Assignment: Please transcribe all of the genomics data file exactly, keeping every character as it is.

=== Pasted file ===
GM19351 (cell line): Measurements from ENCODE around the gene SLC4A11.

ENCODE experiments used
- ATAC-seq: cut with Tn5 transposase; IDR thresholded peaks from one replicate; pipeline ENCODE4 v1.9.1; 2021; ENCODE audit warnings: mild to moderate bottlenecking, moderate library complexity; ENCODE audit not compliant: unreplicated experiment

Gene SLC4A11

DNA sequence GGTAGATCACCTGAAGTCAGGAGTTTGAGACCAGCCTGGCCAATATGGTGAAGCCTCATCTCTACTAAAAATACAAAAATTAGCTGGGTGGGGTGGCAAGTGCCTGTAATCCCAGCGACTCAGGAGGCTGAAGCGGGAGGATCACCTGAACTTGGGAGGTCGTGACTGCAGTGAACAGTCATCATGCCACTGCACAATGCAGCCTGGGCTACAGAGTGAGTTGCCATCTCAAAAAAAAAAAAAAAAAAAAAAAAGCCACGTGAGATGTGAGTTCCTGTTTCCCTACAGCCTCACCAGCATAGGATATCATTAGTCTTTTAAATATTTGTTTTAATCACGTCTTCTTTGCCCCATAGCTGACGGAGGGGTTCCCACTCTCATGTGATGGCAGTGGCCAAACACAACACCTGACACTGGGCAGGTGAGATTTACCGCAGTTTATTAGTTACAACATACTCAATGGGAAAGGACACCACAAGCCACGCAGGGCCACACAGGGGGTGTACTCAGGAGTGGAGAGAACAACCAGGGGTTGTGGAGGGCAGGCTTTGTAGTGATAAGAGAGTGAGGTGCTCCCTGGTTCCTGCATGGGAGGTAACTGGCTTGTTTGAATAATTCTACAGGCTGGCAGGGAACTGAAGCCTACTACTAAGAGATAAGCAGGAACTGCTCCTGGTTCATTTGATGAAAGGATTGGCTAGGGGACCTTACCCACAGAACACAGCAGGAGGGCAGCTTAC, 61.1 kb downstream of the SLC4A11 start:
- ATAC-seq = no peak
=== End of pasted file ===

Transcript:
GM19351 (cell line): Measurements from ENCODE around the gene SLC4A11.

ENCODE experiments used
- ATAC-seq: cut with Tn5 transposase; IDR thresholded peaks from one replicate; pipeline ENCODE4 v1.9.1; 2021; ENCODE audit warnings: mild to moderate bottlenecking, moderate library complexity; ENCODE audit not compliant: unreplicated experiment

Gene SLC4A11

DNA sequence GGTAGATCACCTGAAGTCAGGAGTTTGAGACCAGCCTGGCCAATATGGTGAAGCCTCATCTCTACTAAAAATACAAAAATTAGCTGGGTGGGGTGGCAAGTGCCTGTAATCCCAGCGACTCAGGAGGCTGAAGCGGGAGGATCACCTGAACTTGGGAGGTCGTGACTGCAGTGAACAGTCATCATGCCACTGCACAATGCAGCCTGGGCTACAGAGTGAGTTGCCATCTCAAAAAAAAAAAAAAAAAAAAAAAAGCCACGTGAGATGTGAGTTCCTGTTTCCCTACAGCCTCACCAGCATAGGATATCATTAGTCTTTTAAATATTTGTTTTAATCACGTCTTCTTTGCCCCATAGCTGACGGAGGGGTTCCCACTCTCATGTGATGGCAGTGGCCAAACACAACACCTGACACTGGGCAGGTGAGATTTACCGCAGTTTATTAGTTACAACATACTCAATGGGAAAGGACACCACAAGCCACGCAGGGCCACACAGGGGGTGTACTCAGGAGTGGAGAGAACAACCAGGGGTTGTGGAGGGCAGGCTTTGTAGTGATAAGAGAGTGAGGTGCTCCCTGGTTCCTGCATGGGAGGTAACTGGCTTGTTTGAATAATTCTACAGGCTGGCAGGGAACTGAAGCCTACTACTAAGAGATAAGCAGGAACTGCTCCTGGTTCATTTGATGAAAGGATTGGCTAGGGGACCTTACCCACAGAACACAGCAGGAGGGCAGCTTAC, 61.1 kb downstream of the SLC4A11 start:
- ATAC-seq = no peak